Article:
December 13, 2008

I Feel Like a BUM

I always feel like such a bum after the running season. I finished my so called season on Sunday after the marathon. Now, I am in that break or recovery phase until I am ready to start training again. I haven’t done much in the way of training the last few days. I get up, go to work, come home, eat dinner, kill time in the apartment, go to bed, and repeat the whole cycle. I don’t know how normal people do it. Its just such a boring cycle. To me, the brightest part of my day is when I am out running or soon after I complete a run. Without running or training, I just feel like the everyday 9-5’er. When I run I feel different. I look around at my coworkers and think, “I just ran 12 miles yesterday, what did you do?” I have a quiet self confidence walking around the office as if I live a more well rounded life. I feel better about myself and my life.

Without running, I just lose all focus and self respect. I turn into a slob. I actually snack constantly and gobble down any garbage food I can get my hands on. I find myself wasting more time because I don’t know what to do with myself. I have less energy. I sleep longer hours and feel worse when I wake up. I have trouble getting out of bed in the morning. I lose focus spiritually. Long story short, I just stop caring about myself.

During the most intense weeks of training, I can’t wait for the season to end so I can go on a long hiking trip or some other escapade. I always tell myself the break period is going to be a great time for me to do other things with my time. It’s funny how it all works out because when the season does end, all I want to do is train and prepare for the next challenge. I have come to the general conclusion that no matter how bad it sucks during the season, the hours of training and pain are worth it.

I often think I am making too many sacrifices just so I can run at an enjoyably competitive level. There is little time or energy for other hobbies. I read somewhere that it is more beneficial to be in the top 20% at everything, than to be the best at one thing. In other words, be a jack of all trades. In the corporate world, this idea holds true. CEO’s and bosses aren’t the best at any one thing, but have good knowledge of all areas in their respective fields. In my world, with regards to running, I would rather pursue the unattainable dream of being a world champion than to settle for beating 80% of the field.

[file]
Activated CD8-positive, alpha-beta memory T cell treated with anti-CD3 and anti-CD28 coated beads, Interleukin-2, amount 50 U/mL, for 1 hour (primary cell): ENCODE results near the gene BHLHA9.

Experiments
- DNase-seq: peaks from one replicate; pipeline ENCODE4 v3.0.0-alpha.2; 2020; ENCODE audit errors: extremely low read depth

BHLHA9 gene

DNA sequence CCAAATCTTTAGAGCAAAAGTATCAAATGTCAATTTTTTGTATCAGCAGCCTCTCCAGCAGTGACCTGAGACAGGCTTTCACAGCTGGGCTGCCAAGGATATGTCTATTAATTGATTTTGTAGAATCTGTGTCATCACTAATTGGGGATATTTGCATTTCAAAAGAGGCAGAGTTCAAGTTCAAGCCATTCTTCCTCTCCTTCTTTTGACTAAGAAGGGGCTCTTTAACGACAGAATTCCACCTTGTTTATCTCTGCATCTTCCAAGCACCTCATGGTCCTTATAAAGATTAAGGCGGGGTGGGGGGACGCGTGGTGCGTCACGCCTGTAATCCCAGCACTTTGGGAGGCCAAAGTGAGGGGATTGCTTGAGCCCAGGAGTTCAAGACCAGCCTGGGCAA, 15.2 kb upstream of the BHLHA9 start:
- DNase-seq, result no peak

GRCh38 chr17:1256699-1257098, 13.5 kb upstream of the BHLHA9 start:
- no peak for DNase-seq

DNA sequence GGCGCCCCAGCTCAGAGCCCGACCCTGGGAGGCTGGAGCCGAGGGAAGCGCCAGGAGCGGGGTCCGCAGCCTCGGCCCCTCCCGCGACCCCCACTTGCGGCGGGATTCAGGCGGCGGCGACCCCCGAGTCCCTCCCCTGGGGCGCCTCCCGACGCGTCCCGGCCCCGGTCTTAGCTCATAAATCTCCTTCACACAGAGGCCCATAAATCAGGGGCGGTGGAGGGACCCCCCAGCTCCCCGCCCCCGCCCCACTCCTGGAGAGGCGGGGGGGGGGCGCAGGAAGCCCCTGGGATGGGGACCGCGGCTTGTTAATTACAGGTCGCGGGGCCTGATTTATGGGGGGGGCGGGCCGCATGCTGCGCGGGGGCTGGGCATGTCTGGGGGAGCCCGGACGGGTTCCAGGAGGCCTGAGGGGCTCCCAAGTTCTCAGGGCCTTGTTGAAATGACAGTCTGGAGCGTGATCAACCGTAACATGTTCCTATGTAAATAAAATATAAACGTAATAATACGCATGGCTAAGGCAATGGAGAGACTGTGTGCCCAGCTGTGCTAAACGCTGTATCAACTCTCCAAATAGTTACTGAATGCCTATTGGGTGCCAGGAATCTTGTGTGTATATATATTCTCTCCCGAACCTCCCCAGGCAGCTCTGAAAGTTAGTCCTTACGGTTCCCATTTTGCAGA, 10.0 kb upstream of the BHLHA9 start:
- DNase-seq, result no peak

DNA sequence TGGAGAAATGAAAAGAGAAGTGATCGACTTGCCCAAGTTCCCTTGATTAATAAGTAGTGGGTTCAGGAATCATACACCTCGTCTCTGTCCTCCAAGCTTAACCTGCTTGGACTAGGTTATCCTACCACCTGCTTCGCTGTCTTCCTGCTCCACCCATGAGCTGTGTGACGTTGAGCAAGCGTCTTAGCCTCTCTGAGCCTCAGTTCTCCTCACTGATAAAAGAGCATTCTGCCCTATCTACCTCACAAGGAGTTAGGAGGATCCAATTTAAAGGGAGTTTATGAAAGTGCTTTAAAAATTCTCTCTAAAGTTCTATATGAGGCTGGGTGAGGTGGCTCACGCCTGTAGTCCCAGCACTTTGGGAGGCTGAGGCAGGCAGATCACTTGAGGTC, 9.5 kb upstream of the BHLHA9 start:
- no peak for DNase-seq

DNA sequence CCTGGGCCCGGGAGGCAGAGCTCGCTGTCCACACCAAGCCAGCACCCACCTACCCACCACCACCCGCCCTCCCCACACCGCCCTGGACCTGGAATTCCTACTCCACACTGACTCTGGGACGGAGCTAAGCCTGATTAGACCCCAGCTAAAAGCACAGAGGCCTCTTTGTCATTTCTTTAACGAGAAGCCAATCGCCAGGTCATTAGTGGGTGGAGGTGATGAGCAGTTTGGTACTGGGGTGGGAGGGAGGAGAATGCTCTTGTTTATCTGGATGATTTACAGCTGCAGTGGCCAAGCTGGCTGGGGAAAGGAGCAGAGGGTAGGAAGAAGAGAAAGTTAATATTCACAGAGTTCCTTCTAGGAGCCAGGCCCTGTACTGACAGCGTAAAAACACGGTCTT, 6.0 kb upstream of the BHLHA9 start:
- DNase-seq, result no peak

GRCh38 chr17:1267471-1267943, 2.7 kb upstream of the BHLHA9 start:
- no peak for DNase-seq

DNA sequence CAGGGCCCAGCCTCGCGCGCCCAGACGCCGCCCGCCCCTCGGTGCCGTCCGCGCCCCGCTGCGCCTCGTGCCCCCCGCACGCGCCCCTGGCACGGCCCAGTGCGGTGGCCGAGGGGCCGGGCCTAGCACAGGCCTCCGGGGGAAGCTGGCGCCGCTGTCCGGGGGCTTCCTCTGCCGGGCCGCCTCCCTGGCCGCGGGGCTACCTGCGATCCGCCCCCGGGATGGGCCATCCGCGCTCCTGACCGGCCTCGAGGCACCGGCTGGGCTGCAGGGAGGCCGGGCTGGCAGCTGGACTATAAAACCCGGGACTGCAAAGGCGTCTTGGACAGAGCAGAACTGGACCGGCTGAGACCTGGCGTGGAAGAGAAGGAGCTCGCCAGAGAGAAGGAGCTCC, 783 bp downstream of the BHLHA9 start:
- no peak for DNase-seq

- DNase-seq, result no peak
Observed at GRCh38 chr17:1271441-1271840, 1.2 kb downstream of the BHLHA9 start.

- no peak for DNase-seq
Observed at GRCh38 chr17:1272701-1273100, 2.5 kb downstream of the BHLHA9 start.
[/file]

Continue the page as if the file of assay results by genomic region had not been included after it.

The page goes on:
1. Hey, thanks for commenting on my blog (especially on a posting I didn't think anyone would comment on). Hopefully I can rehab this shoulder. One of my coworkers has dislocated his shoulder twice; whenever he does he have to cover his shifts for a few weeks, which sucks.

    Dang, you're fast. Consider converting to ultras at some time. A 2:38 first marathon time indicates enough inherent speed to win a lot of longer races.

  2. If you run a marathon each month then you don't ever have to train- you just keep the endurance up. That's what I've done this last year and it's been great because there is no longer any pressure during my changes your mentality. :)